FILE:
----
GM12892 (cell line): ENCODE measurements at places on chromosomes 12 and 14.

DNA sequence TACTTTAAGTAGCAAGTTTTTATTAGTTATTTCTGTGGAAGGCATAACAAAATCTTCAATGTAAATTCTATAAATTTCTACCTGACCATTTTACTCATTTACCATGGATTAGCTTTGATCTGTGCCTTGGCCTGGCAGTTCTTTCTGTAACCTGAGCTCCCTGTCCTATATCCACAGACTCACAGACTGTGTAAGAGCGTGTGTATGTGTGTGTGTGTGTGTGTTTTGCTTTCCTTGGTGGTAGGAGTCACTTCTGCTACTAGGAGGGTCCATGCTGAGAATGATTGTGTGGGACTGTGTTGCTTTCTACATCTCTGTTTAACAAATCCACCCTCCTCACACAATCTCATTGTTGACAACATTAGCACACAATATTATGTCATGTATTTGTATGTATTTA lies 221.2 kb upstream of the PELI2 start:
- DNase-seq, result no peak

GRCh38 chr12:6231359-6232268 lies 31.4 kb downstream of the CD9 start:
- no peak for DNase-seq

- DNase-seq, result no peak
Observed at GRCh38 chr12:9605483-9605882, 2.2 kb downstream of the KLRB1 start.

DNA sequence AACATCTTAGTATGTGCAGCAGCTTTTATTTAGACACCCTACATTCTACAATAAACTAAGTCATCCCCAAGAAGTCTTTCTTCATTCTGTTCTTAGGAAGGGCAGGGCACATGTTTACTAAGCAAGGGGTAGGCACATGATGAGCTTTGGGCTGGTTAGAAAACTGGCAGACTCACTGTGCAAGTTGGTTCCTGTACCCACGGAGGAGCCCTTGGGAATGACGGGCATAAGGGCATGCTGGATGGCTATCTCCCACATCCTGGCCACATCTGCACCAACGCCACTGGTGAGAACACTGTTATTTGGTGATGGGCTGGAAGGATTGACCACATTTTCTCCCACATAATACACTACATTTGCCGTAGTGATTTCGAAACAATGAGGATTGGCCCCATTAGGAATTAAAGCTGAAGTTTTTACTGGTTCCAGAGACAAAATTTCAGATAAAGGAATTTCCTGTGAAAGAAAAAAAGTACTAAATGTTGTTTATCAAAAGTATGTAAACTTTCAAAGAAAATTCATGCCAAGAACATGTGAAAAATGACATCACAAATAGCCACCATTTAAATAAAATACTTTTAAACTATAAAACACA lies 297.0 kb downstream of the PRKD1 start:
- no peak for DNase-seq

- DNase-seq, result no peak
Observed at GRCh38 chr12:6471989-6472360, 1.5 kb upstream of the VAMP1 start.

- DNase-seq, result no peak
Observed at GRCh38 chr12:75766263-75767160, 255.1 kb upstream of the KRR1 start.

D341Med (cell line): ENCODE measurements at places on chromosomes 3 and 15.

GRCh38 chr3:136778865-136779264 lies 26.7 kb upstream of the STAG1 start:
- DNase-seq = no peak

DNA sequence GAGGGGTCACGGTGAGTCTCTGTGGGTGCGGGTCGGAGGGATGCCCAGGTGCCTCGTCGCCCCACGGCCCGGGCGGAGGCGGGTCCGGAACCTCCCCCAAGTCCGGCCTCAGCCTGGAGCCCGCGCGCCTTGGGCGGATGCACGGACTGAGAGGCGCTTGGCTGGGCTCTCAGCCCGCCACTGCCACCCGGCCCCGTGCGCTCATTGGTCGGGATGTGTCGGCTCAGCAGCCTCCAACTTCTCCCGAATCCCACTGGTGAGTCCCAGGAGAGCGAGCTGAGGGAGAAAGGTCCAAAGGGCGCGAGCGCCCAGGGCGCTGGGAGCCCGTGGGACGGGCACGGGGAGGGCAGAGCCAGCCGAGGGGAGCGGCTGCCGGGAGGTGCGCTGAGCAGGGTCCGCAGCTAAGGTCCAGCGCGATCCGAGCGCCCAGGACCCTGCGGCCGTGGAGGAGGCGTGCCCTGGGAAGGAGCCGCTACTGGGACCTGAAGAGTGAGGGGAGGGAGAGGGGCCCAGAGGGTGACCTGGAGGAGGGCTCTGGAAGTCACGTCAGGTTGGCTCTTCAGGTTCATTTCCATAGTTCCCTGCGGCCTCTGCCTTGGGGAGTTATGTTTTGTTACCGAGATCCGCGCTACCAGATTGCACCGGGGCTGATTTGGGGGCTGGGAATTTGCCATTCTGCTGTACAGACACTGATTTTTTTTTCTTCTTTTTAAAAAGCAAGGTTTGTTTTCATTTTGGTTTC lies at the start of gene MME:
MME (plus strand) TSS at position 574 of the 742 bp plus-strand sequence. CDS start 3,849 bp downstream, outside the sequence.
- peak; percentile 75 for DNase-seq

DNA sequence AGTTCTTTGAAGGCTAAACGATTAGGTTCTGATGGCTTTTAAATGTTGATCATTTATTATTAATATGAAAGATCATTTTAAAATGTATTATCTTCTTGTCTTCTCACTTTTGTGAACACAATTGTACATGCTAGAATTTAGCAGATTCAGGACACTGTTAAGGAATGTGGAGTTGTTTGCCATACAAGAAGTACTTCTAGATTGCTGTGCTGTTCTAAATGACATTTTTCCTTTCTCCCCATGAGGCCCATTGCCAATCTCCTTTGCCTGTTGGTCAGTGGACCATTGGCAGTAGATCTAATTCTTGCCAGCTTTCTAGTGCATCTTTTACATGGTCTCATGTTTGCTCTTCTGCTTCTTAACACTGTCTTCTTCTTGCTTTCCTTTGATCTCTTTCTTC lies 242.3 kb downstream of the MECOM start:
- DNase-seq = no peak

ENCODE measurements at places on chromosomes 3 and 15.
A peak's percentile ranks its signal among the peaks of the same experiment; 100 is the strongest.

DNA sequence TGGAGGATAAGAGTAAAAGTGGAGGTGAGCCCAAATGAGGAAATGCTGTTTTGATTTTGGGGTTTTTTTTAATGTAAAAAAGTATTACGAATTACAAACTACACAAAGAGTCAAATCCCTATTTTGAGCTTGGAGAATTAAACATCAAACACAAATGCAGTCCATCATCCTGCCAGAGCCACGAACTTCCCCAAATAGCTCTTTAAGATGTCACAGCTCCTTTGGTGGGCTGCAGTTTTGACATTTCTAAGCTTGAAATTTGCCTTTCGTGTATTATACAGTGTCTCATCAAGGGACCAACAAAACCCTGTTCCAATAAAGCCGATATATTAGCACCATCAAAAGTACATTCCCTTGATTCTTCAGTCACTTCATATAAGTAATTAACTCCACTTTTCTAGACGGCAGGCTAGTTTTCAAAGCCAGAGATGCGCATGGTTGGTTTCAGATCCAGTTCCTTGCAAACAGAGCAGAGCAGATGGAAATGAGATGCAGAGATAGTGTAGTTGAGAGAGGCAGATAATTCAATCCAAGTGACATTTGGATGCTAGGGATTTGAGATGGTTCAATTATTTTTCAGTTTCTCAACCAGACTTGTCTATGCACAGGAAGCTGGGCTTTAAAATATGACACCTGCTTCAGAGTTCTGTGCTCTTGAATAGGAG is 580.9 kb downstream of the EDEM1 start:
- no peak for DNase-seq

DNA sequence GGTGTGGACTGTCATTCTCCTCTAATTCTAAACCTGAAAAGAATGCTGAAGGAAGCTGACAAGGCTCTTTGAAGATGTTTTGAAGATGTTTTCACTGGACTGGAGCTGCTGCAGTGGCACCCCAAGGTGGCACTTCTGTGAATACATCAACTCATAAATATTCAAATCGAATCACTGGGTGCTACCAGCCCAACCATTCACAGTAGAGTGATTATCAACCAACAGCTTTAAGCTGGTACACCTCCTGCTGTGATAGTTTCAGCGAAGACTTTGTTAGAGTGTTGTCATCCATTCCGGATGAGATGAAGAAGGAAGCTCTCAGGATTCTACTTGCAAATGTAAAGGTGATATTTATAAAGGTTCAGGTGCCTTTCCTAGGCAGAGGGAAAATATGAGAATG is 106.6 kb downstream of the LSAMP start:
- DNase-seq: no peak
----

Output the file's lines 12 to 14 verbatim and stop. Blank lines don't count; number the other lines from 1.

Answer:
- DNase-seq, result no peak
Observed at GRCh38 chr12:75766263-75767160, 255.1 kb upstream of the KRR1 start.

D341Med (cell line): ENCODE measurements at places on chromosomes 3 and 15.